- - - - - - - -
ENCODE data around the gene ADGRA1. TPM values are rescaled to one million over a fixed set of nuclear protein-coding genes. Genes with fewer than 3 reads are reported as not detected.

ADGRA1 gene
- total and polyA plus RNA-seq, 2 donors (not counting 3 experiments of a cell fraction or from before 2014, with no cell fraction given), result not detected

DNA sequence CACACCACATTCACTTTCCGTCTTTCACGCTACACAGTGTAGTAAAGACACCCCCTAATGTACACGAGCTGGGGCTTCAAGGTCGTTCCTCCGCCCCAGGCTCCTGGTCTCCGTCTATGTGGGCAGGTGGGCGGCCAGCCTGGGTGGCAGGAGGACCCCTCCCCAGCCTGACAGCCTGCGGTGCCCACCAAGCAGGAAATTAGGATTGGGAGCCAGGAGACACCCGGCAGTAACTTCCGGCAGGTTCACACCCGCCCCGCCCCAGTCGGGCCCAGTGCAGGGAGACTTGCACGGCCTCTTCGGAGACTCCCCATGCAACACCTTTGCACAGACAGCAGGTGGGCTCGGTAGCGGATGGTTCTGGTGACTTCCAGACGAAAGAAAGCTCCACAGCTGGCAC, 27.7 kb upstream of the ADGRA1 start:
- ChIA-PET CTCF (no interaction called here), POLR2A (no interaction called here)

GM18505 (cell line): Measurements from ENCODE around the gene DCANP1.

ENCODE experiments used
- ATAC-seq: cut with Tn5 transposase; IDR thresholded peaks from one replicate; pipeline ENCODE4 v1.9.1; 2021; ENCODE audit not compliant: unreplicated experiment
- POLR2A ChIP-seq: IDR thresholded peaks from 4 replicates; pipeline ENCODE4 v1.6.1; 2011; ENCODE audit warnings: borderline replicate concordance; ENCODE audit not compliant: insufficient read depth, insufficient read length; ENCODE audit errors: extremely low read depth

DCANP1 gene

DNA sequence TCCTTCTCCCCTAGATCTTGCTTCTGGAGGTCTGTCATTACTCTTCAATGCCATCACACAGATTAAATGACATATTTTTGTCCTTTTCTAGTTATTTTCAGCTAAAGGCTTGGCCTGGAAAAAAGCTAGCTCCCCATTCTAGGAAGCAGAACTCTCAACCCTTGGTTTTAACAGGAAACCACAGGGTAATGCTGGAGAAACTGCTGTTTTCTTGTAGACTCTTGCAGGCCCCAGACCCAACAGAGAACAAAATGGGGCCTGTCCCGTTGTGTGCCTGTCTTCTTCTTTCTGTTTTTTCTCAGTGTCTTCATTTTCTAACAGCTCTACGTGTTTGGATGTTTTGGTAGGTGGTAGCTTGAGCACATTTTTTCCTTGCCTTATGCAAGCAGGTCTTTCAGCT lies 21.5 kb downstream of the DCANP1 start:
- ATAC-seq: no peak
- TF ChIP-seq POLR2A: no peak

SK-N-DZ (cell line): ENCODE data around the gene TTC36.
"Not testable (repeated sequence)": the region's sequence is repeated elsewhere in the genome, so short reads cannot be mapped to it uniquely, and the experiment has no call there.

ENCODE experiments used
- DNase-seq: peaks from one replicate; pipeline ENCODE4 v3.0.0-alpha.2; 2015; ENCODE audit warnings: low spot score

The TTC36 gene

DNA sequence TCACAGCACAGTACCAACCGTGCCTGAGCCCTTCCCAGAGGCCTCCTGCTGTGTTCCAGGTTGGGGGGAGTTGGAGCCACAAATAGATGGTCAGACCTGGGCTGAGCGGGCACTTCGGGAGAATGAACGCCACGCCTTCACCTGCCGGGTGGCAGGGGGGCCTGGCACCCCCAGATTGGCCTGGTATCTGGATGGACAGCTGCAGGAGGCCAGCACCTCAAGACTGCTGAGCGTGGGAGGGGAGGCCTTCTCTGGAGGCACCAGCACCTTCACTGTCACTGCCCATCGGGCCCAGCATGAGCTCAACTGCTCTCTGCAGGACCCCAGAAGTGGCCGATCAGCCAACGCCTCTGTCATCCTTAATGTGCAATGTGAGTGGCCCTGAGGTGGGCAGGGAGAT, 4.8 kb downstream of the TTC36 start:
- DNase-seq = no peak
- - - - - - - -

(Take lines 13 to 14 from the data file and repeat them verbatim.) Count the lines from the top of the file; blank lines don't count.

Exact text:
- TF ChIP-seq POLR2A: no peak

SK-N-DZ (cell line): ENCODE data around the gene TTC36.